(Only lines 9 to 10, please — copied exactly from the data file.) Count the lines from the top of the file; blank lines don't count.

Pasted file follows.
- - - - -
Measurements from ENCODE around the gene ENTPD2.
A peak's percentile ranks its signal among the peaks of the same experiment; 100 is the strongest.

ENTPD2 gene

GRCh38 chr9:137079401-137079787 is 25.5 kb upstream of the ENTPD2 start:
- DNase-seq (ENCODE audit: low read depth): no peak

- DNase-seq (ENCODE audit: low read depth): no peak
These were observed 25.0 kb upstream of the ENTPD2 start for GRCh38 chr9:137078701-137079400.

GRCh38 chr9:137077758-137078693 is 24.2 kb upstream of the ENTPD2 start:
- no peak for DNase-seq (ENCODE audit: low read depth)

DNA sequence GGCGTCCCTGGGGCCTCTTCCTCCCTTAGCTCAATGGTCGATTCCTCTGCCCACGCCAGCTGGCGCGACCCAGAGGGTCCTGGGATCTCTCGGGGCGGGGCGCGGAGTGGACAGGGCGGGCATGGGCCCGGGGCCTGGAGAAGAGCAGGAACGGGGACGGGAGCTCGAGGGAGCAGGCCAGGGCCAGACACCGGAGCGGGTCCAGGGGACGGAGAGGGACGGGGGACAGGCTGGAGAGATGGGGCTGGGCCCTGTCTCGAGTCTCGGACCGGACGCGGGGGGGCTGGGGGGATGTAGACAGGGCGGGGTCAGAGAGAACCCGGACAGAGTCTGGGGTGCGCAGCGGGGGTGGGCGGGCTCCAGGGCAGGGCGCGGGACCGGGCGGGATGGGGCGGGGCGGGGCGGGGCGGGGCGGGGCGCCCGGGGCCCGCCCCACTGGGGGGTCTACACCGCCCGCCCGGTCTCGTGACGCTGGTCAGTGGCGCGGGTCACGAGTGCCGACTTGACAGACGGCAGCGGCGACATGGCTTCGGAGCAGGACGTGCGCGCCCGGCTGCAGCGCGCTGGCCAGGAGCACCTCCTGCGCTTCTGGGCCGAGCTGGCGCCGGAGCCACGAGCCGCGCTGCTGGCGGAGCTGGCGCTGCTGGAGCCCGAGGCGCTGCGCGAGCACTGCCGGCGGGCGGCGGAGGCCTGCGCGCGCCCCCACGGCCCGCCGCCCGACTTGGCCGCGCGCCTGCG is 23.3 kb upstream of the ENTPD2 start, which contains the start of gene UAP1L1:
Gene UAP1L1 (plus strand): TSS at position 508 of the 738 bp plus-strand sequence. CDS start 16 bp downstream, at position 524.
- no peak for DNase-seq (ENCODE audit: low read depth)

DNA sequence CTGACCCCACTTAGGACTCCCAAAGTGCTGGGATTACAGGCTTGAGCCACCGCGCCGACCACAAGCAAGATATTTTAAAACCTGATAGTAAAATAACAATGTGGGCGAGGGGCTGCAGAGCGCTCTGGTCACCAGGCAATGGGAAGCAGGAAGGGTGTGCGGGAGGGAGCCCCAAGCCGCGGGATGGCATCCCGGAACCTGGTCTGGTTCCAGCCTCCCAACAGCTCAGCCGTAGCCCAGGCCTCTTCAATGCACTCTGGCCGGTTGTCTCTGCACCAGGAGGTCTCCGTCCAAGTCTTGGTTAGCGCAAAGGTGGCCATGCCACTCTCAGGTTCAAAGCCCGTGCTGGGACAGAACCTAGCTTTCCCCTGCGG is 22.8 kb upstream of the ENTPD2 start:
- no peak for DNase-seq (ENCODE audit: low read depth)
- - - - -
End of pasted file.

- no peak for DNase-seq (ENCODE audit: low read depth)

DNA sequence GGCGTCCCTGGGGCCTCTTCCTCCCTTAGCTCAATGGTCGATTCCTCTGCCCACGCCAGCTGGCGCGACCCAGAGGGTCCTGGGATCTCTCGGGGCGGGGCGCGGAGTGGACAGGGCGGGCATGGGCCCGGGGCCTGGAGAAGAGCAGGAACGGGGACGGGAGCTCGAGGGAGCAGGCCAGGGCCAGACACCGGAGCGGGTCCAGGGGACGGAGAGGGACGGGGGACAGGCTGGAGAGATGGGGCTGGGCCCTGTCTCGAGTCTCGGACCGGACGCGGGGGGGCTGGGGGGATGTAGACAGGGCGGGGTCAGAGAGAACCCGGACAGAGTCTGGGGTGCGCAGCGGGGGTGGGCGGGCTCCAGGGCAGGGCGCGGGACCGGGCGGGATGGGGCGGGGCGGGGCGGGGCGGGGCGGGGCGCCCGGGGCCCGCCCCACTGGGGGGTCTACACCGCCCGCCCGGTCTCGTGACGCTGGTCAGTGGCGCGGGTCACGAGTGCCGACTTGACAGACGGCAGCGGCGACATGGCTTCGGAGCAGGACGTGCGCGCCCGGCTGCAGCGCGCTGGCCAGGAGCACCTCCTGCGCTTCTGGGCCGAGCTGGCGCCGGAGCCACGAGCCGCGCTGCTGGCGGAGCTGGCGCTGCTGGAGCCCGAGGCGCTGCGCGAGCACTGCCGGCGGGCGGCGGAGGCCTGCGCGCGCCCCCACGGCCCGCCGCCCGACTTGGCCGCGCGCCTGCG is 23.3 kb upstream of the ENTPD2 start, which contains the start of gene UAP1L1: